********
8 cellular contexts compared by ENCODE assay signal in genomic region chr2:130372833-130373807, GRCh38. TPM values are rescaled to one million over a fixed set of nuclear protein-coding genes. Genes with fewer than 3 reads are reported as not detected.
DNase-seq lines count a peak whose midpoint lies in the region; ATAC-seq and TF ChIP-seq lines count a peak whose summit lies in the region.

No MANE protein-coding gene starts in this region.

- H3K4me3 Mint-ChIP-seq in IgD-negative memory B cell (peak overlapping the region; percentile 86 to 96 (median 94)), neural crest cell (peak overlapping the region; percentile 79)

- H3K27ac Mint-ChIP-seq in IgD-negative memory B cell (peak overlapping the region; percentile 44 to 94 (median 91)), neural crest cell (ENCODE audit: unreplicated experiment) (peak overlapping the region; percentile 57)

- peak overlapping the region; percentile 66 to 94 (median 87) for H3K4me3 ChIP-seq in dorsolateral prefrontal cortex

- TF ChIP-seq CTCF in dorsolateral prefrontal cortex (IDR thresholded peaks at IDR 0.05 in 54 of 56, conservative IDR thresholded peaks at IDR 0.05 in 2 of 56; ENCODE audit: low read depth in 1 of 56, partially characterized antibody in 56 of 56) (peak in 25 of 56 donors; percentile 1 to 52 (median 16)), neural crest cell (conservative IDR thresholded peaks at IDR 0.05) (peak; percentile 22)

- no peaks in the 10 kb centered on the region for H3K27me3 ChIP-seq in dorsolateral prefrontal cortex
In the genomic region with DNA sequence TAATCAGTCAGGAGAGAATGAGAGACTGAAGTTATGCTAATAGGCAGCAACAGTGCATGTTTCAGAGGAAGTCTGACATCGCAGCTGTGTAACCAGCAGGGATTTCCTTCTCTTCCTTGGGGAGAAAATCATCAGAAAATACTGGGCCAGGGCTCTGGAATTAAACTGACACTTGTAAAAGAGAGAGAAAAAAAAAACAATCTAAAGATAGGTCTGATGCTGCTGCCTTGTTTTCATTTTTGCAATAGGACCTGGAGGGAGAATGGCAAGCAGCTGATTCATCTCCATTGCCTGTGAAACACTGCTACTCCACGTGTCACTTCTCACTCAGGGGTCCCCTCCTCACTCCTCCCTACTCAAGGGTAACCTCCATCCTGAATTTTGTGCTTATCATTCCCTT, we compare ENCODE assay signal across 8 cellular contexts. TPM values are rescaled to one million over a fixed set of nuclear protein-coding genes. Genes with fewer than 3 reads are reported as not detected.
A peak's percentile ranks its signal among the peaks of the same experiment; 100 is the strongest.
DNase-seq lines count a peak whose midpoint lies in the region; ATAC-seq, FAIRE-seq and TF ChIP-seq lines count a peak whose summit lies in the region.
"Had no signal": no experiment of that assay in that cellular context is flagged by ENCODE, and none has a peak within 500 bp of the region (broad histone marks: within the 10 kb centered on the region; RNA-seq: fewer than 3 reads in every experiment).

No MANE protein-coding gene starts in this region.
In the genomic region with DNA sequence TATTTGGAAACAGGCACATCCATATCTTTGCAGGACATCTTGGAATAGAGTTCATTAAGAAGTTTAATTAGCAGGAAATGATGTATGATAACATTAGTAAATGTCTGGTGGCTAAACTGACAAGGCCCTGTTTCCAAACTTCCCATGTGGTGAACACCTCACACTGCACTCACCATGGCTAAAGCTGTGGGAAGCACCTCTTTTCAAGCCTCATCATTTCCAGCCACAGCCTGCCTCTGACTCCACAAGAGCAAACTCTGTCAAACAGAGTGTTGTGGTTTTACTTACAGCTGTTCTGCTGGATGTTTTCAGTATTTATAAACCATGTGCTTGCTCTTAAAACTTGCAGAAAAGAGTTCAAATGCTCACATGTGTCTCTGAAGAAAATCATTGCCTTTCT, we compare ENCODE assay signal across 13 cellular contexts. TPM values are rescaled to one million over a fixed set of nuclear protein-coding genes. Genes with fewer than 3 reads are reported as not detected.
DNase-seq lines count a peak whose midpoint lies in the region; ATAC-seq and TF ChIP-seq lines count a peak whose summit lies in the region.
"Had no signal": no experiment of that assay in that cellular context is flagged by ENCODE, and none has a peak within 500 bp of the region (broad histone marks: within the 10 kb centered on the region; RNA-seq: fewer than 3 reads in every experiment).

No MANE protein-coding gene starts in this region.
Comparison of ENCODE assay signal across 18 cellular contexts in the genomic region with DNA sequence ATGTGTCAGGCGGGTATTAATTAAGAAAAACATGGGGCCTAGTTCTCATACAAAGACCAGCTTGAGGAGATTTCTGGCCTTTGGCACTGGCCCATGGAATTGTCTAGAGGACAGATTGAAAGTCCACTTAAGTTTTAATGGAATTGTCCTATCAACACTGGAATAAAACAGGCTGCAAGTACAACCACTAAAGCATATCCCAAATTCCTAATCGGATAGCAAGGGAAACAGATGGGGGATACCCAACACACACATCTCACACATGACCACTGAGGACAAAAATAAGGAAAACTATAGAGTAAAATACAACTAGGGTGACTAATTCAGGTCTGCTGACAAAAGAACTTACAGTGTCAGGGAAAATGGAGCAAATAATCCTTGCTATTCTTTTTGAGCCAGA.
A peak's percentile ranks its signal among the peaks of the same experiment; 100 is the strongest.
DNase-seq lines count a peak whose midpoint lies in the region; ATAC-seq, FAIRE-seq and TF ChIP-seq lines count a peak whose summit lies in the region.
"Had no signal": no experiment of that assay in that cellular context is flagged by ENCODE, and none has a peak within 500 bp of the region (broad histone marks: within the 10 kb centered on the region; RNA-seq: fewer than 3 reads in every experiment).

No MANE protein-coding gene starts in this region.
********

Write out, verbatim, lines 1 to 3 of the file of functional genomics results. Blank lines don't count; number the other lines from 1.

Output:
8 cellular contexts compared by ENCODE assay signal in genomic region chr2:130372833-130373807, GRCh38. TPM values are rescaled to one million over a fixed set of nuclear protein-coding genes. Genes with fewer than 3 reads are reported as not detected.
DNase-seq lines count a peak whose midpoint lies in the region; ATAC-seq and TF ChIP-seq lines count a peak whose summit lies in the region.

No MANE protein-coding gene starts in this region.